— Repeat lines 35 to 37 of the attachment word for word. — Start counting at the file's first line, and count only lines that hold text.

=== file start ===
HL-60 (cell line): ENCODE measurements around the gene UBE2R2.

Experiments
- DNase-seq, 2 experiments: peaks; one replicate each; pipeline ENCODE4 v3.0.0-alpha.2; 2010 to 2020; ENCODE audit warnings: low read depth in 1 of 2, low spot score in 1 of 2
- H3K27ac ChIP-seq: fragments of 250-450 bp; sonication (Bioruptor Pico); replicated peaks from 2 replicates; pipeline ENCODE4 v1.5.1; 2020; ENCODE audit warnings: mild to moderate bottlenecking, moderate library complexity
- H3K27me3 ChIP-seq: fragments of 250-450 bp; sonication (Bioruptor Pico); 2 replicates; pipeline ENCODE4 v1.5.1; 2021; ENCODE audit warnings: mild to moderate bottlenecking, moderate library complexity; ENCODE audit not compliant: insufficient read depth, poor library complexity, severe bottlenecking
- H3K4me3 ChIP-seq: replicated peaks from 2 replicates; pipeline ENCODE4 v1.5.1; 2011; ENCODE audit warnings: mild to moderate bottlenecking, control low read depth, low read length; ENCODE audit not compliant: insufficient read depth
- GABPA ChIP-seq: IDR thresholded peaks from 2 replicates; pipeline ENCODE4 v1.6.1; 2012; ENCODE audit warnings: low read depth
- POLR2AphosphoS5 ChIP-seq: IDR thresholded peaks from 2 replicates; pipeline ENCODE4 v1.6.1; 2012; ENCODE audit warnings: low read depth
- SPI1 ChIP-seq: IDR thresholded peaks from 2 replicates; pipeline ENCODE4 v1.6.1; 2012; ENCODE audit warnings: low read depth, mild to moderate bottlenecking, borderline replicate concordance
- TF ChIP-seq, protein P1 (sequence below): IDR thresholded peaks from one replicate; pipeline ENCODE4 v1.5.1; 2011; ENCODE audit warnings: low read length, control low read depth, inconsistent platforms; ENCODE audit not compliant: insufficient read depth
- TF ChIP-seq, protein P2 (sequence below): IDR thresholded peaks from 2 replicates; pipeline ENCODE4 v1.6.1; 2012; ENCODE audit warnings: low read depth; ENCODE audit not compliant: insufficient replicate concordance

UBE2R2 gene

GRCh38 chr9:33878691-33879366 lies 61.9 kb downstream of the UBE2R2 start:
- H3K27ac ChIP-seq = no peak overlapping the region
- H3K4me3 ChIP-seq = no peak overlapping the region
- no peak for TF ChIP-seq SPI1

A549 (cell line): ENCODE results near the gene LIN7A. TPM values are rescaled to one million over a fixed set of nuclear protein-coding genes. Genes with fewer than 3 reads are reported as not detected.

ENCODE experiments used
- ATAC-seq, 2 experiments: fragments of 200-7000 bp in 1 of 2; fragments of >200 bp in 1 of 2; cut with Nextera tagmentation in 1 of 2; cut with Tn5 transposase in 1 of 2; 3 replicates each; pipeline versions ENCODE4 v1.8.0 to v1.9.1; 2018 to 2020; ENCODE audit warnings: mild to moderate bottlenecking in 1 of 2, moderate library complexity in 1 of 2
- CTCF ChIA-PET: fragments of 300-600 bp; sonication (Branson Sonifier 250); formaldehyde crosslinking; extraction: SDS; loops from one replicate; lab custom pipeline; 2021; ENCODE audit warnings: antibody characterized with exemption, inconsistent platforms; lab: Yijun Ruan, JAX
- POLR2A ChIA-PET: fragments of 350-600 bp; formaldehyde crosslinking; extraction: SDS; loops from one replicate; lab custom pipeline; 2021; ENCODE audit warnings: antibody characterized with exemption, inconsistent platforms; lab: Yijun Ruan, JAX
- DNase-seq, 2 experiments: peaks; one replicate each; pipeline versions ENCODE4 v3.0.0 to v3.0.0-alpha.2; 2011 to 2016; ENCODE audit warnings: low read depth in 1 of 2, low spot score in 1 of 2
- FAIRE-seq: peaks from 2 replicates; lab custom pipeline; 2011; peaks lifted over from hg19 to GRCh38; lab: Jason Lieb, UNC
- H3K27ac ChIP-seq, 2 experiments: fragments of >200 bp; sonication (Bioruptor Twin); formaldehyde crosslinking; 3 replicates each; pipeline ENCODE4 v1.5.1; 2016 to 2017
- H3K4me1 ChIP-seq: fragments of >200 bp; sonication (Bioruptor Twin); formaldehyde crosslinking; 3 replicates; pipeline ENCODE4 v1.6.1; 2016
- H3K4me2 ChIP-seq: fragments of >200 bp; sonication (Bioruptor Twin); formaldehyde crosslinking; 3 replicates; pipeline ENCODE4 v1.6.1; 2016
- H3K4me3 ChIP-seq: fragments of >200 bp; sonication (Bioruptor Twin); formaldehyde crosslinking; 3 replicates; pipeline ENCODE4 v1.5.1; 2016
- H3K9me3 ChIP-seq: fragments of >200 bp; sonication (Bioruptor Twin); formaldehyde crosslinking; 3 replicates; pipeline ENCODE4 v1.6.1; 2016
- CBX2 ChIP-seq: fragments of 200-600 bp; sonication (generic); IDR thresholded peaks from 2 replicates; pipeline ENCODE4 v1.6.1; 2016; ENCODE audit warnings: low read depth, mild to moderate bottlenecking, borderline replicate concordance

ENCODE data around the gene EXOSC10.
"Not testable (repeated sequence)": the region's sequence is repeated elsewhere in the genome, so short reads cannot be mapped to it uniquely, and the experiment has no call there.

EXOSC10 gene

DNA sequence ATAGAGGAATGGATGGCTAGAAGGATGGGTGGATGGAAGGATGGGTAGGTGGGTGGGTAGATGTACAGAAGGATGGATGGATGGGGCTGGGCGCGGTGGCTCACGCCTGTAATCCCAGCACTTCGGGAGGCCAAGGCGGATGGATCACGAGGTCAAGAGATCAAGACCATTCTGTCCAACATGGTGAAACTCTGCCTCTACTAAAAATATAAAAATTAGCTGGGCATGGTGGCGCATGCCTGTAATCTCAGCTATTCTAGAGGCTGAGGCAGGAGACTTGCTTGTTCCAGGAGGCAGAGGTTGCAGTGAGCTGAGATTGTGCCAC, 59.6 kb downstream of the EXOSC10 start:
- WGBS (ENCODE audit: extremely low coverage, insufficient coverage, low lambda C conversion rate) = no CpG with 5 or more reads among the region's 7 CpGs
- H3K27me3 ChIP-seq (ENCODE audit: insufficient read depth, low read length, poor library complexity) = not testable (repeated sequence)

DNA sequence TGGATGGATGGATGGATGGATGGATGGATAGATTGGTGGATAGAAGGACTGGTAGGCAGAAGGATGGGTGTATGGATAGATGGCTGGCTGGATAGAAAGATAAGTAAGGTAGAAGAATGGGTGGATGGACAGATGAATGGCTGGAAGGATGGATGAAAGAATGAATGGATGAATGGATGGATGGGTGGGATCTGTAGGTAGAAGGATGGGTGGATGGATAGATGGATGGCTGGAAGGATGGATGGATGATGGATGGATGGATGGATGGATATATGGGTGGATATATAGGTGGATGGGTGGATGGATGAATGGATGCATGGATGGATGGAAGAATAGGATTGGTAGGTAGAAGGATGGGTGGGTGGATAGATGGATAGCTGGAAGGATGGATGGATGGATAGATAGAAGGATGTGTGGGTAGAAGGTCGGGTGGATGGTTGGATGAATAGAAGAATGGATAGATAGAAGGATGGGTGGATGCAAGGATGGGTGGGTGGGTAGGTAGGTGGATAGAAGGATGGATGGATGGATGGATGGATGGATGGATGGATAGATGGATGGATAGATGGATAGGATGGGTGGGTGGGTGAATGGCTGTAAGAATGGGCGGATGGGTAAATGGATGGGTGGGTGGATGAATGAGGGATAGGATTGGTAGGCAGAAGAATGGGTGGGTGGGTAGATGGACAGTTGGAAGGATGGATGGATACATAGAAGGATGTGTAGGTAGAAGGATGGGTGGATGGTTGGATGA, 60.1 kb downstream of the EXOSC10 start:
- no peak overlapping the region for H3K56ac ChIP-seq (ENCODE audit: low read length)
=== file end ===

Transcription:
- H3K27me3 ChIP-seq (ENCODE audit: insufficient read depth, low read length, poor library complexity) = not testable (repeated sequence)

DNA sequence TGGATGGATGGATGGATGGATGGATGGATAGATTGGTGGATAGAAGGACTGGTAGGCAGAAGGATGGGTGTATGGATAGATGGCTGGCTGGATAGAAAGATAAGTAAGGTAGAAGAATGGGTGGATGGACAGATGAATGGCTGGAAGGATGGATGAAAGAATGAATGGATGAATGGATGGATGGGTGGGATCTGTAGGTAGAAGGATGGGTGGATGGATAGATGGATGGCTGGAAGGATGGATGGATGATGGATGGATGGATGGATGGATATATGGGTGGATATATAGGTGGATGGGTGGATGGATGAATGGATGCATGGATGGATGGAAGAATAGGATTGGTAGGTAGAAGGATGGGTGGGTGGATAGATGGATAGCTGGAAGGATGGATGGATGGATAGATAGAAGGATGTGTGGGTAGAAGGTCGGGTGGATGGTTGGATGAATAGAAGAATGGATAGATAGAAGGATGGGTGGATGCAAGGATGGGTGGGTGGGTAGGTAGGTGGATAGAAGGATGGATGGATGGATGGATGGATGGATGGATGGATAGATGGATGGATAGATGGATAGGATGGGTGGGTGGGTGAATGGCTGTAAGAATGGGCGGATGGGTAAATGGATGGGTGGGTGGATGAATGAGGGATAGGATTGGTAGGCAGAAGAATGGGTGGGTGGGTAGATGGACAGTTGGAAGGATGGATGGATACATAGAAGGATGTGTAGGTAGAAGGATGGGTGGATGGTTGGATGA, 60.1 kb downstream of the EXOSC10 start:
- no peak overlapping the region for H3K56ac ChIP-seq (ENCODE audit: low read length)